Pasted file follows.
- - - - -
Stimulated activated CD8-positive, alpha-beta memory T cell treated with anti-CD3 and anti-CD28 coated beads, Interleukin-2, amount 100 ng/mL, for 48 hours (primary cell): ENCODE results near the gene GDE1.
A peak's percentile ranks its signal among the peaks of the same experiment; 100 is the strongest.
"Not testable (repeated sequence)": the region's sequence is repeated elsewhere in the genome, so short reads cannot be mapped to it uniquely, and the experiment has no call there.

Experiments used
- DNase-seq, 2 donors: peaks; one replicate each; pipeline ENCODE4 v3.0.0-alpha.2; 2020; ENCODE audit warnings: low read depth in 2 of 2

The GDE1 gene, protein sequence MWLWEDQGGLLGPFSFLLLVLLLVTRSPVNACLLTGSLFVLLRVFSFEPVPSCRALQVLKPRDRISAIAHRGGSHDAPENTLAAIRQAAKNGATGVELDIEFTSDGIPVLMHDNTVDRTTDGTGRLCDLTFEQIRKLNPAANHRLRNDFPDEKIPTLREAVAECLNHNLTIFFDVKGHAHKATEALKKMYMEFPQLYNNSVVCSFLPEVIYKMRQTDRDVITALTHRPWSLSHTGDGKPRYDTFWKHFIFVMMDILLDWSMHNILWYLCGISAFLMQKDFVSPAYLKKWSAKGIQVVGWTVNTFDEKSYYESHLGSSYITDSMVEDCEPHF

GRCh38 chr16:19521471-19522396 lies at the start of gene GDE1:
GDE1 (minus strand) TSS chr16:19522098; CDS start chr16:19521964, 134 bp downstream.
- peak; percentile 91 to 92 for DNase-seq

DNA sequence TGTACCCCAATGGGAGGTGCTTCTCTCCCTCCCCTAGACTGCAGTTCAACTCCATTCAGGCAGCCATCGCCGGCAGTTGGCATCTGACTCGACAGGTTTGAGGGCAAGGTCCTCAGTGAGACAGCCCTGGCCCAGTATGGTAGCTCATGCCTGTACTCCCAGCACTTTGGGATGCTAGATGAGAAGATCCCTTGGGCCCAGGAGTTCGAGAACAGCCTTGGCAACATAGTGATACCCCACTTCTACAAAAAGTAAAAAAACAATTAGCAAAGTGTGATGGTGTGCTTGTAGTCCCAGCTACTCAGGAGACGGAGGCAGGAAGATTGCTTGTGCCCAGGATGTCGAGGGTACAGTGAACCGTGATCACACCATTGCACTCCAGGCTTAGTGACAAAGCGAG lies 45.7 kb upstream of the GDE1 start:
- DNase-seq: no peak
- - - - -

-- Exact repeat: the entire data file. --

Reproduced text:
Stimulated activated CD8-positive, alpha-beta memory T cell treated with anti-CD3 and anti-CD28 coated beads, Interleukin-2, amount 100 ng/mL, for 48 hours (primary cell): ENCODE results near the gene GDE1.
A peak's percentile ranks its signal among the peaks of the same experiment; 100 is the strongest.
"Not testable (repeated sequence)": the region's sequence is repeated elsewhere in the genome, so short reads cannot be mapped to it uniquely, and the experiment has no call there.

Experiments used
- DNase-seq, 2 donors: peaks; one replicate each; pipeline ENCODE4 v3.0.0-alpha.2; 2020; ENCODE audit warnings: low read depth in 2 of 2

The GDE1 gene, protein sequence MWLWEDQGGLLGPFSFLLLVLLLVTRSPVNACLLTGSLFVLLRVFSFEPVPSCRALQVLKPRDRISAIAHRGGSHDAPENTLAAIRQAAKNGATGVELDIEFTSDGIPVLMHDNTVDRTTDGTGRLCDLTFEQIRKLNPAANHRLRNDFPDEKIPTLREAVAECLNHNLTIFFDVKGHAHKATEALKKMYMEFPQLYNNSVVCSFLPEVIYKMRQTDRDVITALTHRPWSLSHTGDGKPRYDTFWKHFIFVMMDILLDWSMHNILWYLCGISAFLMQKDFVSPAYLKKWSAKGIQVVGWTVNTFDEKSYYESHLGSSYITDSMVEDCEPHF

GRCh38 chr16:19521471-19522396 lies at the start of gene GDE1:
GDE1 (minus strand) TSS chr16:19522098; CDS start chr16:19521964, 134 bp downstream.
- peak; percentile 91 to 92 for DNase-seq

DNA sequence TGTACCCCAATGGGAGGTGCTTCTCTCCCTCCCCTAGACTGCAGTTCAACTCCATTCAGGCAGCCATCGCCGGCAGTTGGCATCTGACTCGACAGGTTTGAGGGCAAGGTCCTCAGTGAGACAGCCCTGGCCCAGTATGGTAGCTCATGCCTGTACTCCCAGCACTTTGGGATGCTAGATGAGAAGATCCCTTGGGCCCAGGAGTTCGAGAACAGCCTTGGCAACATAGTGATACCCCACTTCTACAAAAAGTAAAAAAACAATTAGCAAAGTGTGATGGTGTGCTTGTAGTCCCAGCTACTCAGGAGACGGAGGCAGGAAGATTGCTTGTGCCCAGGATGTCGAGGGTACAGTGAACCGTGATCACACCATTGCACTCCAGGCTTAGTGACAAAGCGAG lies 45.7 kb upstream of the GDE1 start:
- DNase-seq: no peak